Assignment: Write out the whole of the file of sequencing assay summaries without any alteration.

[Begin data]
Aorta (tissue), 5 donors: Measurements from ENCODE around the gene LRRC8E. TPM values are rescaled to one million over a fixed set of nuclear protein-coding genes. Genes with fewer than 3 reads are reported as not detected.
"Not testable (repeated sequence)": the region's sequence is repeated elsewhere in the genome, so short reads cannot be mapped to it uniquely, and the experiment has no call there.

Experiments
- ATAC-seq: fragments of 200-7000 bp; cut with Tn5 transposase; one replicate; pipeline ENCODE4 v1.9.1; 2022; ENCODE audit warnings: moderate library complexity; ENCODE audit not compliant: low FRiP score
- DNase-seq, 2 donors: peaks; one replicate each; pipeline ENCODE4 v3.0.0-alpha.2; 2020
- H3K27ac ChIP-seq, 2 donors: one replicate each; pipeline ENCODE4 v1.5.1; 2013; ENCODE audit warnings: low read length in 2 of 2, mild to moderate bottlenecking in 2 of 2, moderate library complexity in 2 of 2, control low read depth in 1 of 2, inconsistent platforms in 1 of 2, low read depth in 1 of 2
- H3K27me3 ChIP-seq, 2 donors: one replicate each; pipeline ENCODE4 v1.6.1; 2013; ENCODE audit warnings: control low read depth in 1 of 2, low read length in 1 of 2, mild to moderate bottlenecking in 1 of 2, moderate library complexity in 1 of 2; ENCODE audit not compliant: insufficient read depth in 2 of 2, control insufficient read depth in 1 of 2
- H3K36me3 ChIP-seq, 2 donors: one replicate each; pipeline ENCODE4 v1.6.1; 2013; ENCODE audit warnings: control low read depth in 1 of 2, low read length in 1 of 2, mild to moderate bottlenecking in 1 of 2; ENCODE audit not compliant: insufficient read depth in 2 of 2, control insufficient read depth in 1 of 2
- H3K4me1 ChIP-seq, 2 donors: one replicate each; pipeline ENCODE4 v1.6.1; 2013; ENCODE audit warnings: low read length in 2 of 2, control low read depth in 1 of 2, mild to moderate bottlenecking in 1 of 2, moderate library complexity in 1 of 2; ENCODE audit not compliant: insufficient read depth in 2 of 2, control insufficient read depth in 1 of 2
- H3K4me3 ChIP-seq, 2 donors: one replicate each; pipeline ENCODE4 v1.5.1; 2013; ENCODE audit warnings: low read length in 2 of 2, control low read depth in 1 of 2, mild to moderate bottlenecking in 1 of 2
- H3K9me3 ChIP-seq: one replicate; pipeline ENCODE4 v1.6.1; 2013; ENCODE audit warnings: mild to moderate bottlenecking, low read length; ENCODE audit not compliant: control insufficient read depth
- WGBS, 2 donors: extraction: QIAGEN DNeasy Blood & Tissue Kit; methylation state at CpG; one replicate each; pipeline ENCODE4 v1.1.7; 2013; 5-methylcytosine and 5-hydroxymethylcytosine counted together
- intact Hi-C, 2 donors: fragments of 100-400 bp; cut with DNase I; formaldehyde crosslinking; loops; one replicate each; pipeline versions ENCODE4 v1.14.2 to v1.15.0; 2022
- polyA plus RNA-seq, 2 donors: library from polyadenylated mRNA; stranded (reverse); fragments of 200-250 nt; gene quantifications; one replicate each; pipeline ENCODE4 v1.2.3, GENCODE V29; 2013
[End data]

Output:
Aorta (tissue), 5 donors: Measurements from ENCODE around the gene LRRC8E. TPM values are rescaled to one million over a fixed set of nuclear protein-coding genes. Genes with fewer than 3 reads are reported as not detected.
"Not testable (repeated sequence)": the region's sequence is repeated elsewhere in the genome, so short reads cannot be mapped to it uniquely, and the experiment has no call there.

Experiments
- ATAC-seq: fragments of 200-7000 bp; cut with Tn5 transposase; one replicate; pipeline ENCODE4 v1.9.1; 2022; ENCODE audit warnings: moderate library complexity; ENCODE audit not compliant: low FRiP score
- DNase-seq, 2 donors: peaks; one replicate each; pipeline ENCODE4 v3.0.0-alpha.2; 2020
- H3K27ac ChIP-seq, 2 donors: one replicate each; pipeline ENCODE4 v1.5.1; 2013; ENCODE audit warnings: low read length in 2 of 2, mild to moderate bottlenecking in 2 of 2, moderate library complexity in 2 of 2, control low read depth in 1 of 2, inconsistent platforms in 1 of 2, low read depth in 1 of 2
- H3K27me3 ChIP-seq, 2 donors: one replicate each; pipeline ENCODE4 v1.6.1; 2013; ENCODE audit warnings: control low read depth in 1 of 2, low read length in 1 of 2, mild to moderate bottlenecking in 1 of 2, moderate library complexity in 1 of 2; ENCODE audit not compliant: insufficient read depth in 2 of 2, control insufficient read depth in 1 of 2
- H3K36me3 ChIP-seq, 2 donors: one replicate each; pipeline ENCODE4 v1.6.1; 2013; ENCODE audit warnings: control low read depth in 1 of 2, low read length in 1 of 2, mild to moderate bottlenecking in 1 of 2; ENCODE audit not compliant: insufficient read depth in 2 of 2, control insufficient read depth in 1 of 2
- H3K4me1 ChIP-seq, 2 donors: one replicate each; pipeline ENCODE4 v1.6.1; 2013; ENCODE audit warnings: low read length in 2 of 2, control low read depth in 1 of 2, mild to moderate bottlenecking in 1 of 2, moderate library complexity in 1 of 2; ENCODE audit not compliant: insufficient read depth in 2 of 2, control insufficient read depth in 1 of 2
- H3K4me3 ChIP-seq, 2 donors: one replicate each; pipeline ENCODE4 v1.5.1; 2013; ENCODE audit warnings: low read length in 2 of 2, control low read depth in 1 of 2, mild to moderate bottlenecking in 1 of 2
- H3K9me3 ChIP-seq: one replicate; pipeline ENCODE4 v1.6.1; 2013; ENCODE audit warnings: mild to moderate bottlenecking, low read length; ENCODE audit not compliant: control insufficient read depth
- WGBS, 2 donors: extraction: QIAGEN DNeasy Blood & Tissue Kit; methylation state at CpG; one replicate each; pipeline ENCODE4 v1.1.7; 2013; 5-methylcytosine and 5-hydroxymethylcytosine counted together
- intact Hi-C, 2 donors: fragments of 100-400 bp; cut with DNase I; formaldehyde crosslinking; loops; one replicate each; pipeline versions ENCODE4 v1.14.2 to v1.15.0; 2022
- polyA plus RNA-seq, 2 donors: library from polyadenylated mRNA; stranded (reverse); fragments of 200-250 nt; gene quantifications; one replicate each; pipeline ENCODE4 v1.2.3, GENCODE V29; 2013